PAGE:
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What is phobia? Phobia is described as an extreme, irrational fear of a specific object or situation. It is also classified as a type of anxiety disorder, since anxiety is the chief symptom experienced by the sufferer. Phobias are thought to be learned emotional responses. It is generally held that phobias occur when fear produced by an original threatening situation that is transferred to other similar situations, with the original fear often repressed or forgotten. An excessive, unreasoning fear of water, for example, may be based on a forgotten childhood experience of almost drowning. The person accordingly tries to avoid that situation in the future, a response that, while reducing anxiety in the short term, reinforces the person's association of the situation with the onset of anxiety. In today’s society, everyone suffers from some type of phobia. They would fall into one of three categories: Agoraphobia, Social phobia, or specific phobia.
The first category, Agoraphobia, the person suffers from "irrational anxiety about being in places from which might be difficult or embarrassing." How many times have you been in a situation that made you feel uncomfortable or that you really did not want to even go because you felt under the weather? This shows that you might have this type of phobia.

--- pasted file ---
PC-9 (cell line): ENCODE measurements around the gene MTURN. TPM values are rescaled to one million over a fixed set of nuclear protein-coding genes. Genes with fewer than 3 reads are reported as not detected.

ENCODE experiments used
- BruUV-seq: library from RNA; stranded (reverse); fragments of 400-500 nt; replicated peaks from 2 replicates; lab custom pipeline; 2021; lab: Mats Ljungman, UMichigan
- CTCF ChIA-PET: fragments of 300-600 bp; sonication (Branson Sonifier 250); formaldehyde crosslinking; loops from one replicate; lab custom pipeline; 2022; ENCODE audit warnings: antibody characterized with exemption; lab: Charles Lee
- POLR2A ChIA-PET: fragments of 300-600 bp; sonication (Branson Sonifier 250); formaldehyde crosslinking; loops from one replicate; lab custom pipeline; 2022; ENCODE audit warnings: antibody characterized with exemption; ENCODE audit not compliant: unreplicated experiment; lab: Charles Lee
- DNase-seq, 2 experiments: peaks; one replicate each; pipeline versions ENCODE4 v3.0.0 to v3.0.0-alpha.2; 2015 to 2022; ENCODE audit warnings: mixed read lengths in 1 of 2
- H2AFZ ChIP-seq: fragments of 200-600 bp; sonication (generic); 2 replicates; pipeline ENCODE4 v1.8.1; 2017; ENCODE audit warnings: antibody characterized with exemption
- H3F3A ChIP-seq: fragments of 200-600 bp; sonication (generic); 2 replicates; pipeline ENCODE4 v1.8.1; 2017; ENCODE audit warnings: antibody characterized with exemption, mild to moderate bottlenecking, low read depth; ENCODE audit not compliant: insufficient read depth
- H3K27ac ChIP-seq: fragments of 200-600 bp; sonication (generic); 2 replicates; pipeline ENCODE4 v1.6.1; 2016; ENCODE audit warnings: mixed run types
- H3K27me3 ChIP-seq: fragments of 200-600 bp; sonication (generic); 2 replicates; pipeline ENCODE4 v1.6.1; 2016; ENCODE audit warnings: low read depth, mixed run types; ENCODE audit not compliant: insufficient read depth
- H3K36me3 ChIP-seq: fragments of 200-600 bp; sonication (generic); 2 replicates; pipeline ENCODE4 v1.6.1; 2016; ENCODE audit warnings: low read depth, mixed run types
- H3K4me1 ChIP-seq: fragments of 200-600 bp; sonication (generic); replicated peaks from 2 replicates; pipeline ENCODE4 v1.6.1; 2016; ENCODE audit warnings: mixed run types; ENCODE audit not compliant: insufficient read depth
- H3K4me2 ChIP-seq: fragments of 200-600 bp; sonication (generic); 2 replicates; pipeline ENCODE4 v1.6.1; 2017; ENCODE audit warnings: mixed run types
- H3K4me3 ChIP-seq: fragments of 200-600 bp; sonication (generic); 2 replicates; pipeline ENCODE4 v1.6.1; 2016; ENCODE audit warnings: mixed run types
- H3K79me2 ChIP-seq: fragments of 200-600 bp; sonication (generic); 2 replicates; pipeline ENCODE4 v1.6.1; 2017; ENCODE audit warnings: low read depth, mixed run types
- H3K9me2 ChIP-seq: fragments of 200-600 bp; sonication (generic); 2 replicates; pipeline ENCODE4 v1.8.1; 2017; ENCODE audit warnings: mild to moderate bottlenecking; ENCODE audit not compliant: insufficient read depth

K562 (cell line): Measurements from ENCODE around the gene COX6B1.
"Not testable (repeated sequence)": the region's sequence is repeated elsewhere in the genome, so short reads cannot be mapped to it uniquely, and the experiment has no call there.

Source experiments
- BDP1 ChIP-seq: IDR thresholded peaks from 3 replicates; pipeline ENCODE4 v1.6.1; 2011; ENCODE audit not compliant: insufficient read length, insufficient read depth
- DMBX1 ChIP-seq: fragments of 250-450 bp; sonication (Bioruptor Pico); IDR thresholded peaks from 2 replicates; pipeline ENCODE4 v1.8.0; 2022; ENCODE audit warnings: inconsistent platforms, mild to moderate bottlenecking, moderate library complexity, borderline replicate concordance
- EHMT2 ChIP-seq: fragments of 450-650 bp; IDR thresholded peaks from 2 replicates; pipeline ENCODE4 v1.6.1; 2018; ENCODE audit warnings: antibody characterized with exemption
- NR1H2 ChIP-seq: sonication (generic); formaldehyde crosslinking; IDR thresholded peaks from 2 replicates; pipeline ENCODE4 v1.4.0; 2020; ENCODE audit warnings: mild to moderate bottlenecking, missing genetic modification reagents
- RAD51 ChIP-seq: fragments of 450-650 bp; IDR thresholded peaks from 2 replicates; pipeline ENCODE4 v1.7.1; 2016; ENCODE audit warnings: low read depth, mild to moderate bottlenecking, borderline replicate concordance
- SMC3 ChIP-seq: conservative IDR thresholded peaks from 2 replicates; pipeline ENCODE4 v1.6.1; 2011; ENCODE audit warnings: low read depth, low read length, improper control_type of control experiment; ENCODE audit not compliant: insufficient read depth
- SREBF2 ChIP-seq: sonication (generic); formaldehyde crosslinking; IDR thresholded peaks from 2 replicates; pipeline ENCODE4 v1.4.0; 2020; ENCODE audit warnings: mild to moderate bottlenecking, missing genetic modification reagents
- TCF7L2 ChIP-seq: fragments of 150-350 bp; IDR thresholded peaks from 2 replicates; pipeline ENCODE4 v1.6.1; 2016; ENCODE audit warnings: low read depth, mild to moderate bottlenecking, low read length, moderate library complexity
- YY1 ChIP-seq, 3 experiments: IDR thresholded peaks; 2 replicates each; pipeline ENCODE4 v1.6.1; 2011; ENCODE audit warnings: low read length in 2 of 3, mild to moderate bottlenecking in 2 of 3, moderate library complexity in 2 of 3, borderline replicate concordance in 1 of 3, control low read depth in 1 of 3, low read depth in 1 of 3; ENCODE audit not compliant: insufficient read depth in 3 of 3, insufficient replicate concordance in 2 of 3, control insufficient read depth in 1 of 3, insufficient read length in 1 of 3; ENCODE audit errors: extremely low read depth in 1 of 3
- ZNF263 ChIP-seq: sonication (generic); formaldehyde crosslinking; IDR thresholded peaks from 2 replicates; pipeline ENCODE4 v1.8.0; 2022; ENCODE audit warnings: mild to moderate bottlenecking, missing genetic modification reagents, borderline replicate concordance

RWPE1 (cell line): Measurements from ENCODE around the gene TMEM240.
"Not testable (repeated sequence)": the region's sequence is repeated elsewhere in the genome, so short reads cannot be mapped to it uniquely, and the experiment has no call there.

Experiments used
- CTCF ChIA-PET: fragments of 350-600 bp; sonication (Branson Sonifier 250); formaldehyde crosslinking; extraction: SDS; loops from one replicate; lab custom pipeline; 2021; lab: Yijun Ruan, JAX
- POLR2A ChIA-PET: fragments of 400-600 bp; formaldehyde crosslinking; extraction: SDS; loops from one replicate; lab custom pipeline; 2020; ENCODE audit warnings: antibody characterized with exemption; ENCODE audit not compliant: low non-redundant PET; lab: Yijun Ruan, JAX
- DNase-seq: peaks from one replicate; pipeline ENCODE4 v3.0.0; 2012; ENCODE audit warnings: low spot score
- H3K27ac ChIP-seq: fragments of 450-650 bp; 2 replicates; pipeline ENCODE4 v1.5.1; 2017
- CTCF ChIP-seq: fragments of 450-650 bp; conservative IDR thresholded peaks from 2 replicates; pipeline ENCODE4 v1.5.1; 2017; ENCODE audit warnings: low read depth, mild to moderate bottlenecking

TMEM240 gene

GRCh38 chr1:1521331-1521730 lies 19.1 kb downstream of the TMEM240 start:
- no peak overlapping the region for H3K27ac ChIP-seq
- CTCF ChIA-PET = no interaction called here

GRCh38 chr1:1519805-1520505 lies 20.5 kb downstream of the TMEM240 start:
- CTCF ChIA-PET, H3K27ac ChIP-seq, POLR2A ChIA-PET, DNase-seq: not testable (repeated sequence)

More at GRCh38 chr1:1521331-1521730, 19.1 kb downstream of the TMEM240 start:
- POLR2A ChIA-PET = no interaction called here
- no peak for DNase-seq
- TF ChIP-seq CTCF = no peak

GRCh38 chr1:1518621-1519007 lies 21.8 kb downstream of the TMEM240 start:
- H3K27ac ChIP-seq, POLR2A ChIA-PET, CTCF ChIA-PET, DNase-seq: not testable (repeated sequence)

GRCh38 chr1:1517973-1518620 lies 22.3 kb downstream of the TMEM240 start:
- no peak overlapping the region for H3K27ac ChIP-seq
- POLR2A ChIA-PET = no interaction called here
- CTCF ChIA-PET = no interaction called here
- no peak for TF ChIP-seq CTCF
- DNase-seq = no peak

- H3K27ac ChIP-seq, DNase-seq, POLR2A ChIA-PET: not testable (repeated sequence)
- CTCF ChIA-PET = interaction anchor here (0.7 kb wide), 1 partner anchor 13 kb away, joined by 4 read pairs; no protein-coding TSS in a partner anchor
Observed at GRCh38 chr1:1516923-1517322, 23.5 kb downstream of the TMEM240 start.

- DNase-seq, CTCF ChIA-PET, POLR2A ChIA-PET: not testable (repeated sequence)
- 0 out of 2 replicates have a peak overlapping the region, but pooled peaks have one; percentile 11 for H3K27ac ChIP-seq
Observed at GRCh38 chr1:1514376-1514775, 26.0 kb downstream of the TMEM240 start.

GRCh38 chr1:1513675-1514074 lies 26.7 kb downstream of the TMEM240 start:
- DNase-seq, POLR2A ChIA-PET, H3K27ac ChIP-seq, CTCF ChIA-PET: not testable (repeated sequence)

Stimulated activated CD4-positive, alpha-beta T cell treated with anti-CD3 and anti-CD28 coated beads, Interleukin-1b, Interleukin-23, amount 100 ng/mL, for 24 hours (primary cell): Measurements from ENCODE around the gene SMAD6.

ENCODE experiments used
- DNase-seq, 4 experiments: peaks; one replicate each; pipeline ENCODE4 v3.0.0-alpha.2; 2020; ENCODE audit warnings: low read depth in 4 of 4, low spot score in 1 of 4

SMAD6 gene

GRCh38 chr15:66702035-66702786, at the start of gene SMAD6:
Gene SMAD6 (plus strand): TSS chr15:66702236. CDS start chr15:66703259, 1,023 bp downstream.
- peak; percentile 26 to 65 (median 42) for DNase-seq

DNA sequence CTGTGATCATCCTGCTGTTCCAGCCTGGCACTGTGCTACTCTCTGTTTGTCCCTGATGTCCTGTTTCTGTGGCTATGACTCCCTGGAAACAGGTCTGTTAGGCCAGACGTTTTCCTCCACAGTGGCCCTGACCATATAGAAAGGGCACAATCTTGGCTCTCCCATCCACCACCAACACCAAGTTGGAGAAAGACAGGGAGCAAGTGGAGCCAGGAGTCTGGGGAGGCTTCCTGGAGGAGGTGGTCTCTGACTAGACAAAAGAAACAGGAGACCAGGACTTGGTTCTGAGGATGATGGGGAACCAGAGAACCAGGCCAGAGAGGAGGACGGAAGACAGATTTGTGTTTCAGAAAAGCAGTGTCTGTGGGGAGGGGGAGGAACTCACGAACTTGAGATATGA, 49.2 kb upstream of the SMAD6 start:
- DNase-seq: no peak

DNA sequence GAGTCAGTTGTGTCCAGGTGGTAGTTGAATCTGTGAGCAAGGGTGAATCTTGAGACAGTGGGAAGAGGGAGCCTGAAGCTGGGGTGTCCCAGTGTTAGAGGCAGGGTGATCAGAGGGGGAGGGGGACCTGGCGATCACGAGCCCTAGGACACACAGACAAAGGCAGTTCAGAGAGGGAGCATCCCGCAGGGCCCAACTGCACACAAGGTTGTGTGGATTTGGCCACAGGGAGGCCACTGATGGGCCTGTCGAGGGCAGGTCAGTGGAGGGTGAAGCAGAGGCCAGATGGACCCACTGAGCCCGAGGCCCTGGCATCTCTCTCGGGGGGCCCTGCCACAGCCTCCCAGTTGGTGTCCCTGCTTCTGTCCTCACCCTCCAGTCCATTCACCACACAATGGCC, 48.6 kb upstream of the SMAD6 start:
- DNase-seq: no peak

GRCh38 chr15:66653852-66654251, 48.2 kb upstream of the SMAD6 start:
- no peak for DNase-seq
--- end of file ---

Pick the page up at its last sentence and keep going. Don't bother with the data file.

Social phobia is an "irrational anxiety elicited by exposure to certain types of social or performance situations, also leading to avoidance behavior." Many people, in the world today, suffer from this phobia. Public speaking is the leading fear in today’s society. People will go to the high extremes to get out of a speech or an event where they are the center of attention. How many times have you been nervous about giving a speech in front of your class?
The last category is specific phobia. This phobia is a "persistent and irrational fear in the presence of some specific stimulus which commonly elicits avoidance of that stimulus, i.e., withdrawal." This category also has many subtypes which include animal type, natural type, blood- injection- injury type, situational type, and other type. Some examples of these phobias would be: situational type is induced by "a specific situation, such as public transportation, tunnels, bridges, elevators, flying, driving, or enclosed spaces.

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"Phobia." 27 Apr 2017
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" Another example would be other types. This is caused by such actions as choking, vomiting, or contracting an illness.
It is easy to see that you could fit into one of those categories. In retrospect, there is a phobia for almost everything in the world today. Phobias can interfere with everyday normal activity and they cause you to be unable to concentrate and work or in some cases even function.

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